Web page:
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MAHSA Act, a bipartisan Iran sanctions bill, likely dead in the Senate

Sen. Ben Cardin’s office has told Iranian-American activists that he doesn’t plan to move the MAHSA Act forward through the Foreign Relations Committee

Kevin Dietsch/Getty Images

Sen. Ben Cardin (D-MD)

The MAHSA Act, a bipartisan Iran sanctions bill that advanced through the House with more than 400 votes, appears likely to be dead in the Senate.

Iranian American activists, who rallied a significant pressure campaign in favor of the bill, generating momentum that helped push it through the House, told Jewish Insider last week that they’ve been told by staff for Sen. Ben Cardin (D-MD), the chairman of the Senate Foreign Relations Committee, that he doesn’t, at this time, plan to bring the bill up for a markup in the committee.

That means the bill is likely dead in the Senate, unless Cardin changes his mind, or the Senate bypasses the committee process.

In an email from Dec. 21, 2023, a staffer in Cardin’s office told a group of activists, “At this time, our office will not be moving forward with this bill,” following an extended back-and-forth over email, a Zoom meeting and multiple petitions urging Cardin to support the bill.

A screenshot of the email was provided to JI by an activist who goes by the pseudonym Hope, and the Twitter handle @HopeIranian. She, and other activists who spoke to JI, requested to remain anonymous out of fear of retaliation against themselves and family members in Iran by Iranian agents.

Asked by JI about the status of the bill and Cardin’s plans for it following a protest by a handful of Iranian-American activists outside Cardin’s Senate office building in Washington last week, a spokesperson for the Senate Foreign Relations Committee told JI that there were no updates to share.

The spokesperson did not respond to follow-up questions regarding the office’s communications with the activists.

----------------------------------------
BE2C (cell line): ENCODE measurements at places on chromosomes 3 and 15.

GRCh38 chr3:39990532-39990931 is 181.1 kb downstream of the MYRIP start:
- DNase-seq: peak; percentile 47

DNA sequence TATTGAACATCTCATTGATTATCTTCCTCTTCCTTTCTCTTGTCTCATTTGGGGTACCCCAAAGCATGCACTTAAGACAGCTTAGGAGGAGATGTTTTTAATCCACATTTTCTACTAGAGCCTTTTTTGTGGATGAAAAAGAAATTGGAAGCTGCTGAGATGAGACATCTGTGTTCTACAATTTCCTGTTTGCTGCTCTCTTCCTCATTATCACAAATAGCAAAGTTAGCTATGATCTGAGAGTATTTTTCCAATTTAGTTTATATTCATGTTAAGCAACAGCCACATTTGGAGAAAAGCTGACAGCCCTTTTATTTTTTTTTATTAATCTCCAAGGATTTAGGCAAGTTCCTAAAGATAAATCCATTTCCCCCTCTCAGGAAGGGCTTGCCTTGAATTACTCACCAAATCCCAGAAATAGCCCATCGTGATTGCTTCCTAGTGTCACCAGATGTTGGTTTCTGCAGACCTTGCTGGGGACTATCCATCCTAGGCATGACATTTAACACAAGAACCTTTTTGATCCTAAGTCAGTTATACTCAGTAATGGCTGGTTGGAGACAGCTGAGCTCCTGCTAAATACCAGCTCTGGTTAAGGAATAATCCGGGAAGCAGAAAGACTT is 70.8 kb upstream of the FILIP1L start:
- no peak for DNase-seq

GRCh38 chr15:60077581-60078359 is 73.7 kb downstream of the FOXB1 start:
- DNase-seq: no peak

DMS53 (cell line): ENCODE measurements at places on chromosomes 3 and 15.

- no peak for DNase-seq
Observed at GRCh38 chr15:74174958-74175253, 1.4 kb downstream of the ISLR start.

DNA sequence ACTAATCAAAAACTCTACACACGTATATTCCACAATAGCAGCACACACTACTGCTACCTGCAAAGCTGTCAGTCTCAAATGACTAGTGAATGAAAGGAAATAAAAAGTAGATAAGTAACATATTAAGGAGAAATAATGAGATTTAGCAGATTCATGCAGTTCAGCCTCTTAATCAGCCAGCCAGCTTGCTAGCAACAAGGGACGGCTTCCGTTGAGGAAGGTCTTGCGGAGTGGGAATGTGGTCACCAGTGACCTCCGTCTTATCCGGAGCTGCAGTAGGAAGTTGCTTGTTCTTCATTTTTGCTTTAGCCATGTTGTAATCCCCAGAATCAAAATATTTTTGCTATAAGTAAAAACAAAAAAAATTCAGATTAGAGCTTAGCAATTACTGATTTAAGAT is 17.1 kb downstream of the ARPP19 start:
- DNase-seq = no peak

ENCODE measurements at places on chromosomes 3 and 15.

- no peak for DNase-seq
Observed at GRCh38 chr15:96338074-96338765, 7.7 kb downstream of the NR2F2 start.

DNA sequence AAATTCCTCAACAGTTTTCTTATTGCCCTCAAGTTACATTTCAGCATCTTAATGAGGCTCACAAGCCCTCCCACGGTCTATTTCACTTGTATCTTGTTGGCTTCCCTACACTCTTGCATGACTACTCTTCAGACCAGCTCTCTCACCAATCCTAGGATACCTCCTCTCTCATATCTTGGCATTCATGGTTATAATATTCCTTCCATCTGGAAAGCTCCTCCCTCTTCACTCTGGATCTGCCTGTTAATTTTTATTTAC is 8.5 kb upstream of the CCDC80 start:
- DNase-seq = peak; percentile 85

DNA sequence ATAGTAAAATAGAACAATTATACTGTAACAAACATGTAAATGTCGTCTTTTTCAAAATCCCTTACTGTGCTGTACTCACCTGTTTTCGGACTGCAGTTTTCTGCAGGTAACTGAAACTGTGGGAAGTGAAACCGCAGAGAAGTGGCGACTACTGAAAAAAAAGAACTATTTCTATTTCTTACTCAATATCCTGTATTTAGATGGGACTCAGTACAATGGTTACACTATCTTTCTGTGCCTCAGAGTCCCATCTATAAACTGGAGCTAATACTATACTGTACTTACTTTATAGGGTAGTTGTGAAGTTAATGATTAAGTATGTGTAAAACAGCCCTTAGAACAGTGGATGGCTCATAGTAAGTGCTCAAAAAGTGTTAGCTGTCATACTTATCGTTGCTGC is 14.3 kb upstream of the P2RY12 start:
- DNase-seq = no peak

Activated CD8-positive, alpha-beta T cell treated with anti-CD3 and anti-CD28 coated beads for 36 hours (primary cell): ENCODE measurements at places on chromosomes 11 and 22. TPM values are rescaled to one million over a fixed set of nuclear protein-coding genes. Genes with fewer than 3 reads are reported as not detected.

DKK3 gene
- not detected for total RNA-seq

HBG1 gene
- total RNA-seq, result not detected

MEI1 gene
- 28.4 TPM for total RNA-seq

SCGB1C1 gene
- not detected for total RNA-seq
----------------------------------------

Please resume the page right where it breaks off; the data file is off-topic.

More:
Hope told JI she was “shocked and horrified” when she received the email from Cardin’s team that they would not advance the bill, and that she felt “betrayed” by a lawmaker with a record as a human rights advocate. 

“I feel sad because I don’t want to let the people inside of Iran down. They need us and we need them. We are two wings of a butterfly flying for freedom of an entire nation, they with their acts of civil disobedience inside Iran and us with our grassroots activism representing their voices,” she continued. “The MAHSA Act must become U.S. law because it represents freedom and democracy not just for Iran, but also for our stifled voices as Iranian Americans by the regime lobby groups and apologists.”

Another activist using the pseudonym Jeana, who attended the protest at Cardin’s office last week, said she was confident the MAHSA Act would pass if Cardin brought it up for the vote. 

“Senator [Cardin] must act now,” Jeana told JI. “This bill is a matter of national security. That’s why the House passed this bill with 410 [yea] votes!”

Melika Bolourchi, another activist involved in the campaign, told JI that the bill’s supporters “will remain committed” to pushing for the legislation.

“MAHSA Act represents a crucial first step in Congress towards justice for innocent lives,” she said. “The urgency of this legislation cannot be overstated, as it seeks to address the ongoing human rights violations and the funding of terrorist groups such as Hamas [and] Hezbollah.”

The bill passed the House by a 410-3 vote last September, but faced controversy as it advanced through the House. Lawmakers had pursued last-minute negotiations about the bill’s language — with some Democrats raising concerns that the bill provided the president too little leeway to waive sanctions for national security reasons — as it moved through the House Foreign Affairs Committee.

Lawmakers had left open the possibility of further changes as the legislation moved forward. However, humanitarian concerns had not been raised as a major concern in previous public debate about the bill.

Hope said that Cardin’s office had also largely rebuffed other outreach from the activists about other measures to combat Iran, including legislation to permanently freeze the $6 billion released as part of a hostage deal earlier this year, and a request to hold a hearing.

The bill is supported by AIPAC, in addition to the National Union for Democracy in Iran and United Against Nuclear Iran.

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